In February 2014, the Russian army stood "not ahead, but behind" Crimean women and children, effectively taking them hostages to prevent Ukrainian army to stand for defending Crimea.
Russia's Putin has personally confessed this in his interview. Direct speech, YouTube video, English subbed.
The English translation happily sits at
kremlin.ru, the official media outlet of Moscow's regime (highlight mine)
[…] And let’s see those troops try to shoot their own people, with us behind them – not in the front, but behind. Let them just try to shoot at women and children! I would like to see those who would give that order in Ukraine.
The operation has reached its objective. Ukrainian army did not stand up for defending Crimea, and Russia is currently (late 2020) controlling the entire peninsula:
Putin has kept his promise, and has used Ukrainian civilians as human shields throughout Russia’s invasion, partial occupation, and ongoing warfare against Ukraine. — Radio Lemberg
Stack Exchange Users' Various Definitions of Terrorism
Addressing a statement expressed in a comment claiming that the definition of "terrorism" versus "war crimes" might be different depending on who commits the act in question, be it a state or an individual.
Immediately after the September 11 attacks, the members of the United Nations General Assembly working group nearly reached consensus on the following definition of terrorism:
[Terrorism is an act] intended to cause death or serious bodily injury to any person; or serious damage to a State or government facility, a public transportation system, communication system or infrastructure facility ... when the purpose of such act, by its nature or context, is to intimidate a population, or to compel a Government or an international organization to do or abstain from doing an act. (¹)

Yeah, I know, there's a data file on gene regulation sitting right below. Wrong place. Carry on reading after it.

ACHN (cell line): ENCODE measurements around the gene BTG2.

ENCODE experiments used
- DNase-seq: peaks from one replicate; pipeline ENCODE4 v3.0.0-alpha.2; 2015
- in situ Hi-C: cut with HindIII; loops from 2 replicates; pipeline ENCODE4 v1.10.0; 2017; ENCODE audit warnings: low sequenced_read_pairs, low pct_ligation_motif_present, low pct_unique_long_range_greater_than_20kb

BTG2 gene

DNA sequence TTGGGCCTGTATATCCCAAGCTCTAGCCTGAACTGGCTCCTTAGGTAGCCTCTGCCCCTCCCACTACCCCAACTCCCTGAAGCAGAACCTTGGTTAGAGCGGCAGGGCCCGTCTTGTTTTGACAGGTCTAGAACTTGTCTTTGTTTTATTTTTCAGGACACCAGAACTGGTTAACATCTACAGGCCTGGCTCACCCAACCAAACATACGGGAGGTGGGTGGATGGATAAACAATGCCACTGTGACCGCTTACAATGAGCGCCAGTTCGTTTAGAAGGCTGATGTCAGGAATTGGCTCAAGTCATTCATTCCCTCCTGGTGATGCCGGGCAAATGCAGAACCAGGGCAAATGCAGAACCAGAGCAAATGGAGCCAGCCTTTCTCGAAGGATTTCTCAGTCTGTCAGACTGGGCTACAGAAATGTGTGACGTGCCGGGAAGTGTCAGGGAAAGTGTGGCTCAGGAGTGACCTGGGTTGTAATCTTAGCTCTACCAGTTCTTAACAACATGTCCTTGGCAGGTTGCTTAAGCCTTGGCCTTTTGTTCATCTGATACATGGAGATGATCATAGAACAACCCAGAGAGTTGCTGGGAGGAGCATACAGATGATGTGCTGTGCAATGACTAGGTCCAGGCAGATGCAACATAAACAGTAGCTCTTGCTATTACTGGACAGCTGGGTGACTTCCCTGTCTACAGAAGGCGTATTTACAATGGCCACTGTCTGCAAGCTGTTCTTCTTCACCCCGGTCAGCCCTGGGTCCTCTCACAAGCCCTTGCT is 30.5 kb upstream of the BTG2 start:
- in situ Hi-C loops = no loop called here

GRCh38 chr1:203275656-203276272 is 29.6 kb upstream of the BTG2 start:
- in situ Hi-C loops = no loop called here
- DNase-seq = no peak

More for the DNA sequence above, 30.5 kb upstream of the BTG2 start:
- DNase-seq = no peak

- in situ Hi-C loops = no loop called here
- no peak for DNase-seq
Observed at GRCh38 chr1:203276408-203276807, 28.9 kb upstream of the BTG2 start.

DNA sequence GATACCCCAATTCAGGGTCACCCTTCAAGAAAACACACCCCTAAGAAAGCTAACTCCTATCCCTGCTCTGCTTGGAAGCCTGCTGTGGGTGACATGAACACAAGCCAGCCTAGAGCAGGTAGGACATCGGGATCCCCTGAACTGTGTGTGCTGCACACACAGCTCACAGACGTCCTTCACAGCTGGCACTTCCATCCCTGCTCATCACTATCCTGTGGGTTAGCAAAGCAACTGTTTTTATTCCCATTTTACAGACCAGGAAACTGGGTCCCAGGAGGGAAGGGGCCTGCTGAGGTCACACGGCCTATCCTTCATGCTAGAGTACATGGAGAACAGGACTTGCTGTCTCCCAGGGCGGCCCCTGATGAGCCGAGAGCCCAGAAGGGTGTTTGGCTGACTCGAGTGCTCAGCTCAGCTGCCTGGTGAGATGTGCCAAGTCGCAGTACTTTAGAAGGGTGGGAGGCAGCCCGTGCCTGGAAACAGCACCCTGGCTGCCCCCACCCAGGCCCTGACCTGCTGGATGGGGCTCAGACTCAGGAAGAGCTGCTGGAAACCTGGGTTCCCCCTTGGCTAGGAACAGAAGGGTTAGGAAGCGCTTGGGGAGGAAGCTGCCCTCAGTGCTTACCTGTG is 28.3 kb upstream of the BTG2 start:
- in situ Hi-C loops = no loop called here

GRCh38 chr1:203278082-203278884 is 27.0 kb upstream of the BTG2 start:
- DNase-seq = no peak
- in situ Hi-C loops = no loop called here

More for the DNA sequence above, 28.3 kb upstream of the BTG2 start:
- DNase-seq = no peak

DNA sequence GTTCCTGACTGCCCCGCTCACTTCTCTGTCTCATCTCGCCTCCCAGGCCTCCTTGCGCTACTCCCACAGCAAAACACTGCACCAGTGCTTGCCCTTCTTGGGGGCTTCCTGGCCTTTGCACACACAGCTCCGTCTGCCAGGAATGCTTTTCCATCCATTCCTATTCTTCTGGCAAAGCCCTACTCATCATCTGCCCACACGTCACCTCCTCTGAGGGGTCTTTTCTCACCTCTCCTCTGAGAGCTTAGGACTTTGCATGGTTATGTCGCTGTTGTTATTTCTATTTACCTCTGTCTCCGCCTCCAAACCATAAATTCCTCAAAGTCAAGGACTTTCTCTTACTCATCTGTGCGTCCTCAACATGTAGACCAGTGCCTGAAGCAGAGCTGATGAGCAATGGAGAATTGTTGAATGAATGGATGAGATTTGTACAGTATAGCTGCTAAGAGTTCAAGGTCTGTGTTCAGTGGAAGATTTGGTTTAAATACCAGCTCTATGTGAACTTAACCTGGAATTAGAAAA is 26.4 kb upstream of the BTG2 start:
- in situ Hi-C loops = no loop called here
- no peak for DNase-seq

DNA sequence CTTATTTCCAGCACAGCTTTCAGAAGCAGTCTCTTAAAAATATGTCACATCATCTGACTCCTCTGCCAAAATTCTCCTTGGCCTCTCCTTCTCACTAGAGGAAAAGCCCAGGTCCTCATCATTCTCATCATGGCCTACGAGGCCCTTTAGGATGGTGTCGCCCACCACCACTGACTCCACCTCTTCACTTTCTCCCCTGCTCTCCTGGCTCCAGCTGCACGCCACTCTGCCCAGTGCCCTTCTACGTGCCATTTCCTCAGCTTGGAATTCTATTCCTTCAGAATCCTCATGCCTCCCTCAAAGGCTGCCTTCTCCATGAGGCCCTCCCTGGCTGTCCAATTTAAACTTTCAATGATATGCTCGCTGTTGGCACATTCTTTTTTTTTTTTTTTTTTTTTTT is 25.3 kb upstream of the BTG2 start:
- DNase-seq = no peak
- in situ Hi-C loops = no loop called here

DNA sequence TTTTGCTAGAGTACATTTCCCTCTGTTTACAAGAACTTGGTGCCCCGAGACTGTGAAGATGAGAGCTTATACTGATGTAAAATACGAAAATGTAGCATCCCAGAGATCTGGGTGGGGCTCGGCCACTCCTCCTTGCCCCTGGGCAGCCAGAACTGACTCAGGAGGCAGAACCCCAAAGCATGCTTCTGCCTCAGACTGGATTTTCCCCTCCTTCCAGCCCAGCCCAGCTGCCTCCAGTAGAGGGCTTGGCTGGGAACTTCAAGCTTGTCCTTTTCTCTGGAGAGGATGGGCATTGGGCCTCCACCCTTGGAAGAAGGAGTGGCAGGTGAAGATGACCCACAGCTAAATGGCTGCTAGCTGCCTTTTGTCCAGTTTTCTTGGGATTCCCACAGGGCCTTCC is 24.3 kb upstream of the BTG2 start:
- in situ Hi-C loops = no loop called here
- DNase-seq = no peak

Most definitely, the definition is very clear about the case. We, the Stack Exchange users, may have our own definitions of Terrorism, but our definitions do not play at the international level.
Additionally, the accusation of Terrorism was the very background for the U.S. armed response against the states of Afghanistan and Iraq.
¹) Reference: Measures to Eliminate International Terrorism: Report of the Working Group, U.N. GAOR 6th Comm., 55th Sess., Agenda Item 164, at 39, U.N. Doc. A/C.6/55/L.2 (2000), quoted in Surya P. Subedi, The U.N. Response to International Terrorism in the Aftermath of the Terrorist Attacks in America and the Problem of the Definition of Terrorism in International Law, 4 INT'L LAW F. DU DROIT INT'L 159, 162 (2002), quoted by Michael P. Scharf's Defining Terrorism as the Peacetime Equivalent of War Crimes: Problems and Prospects.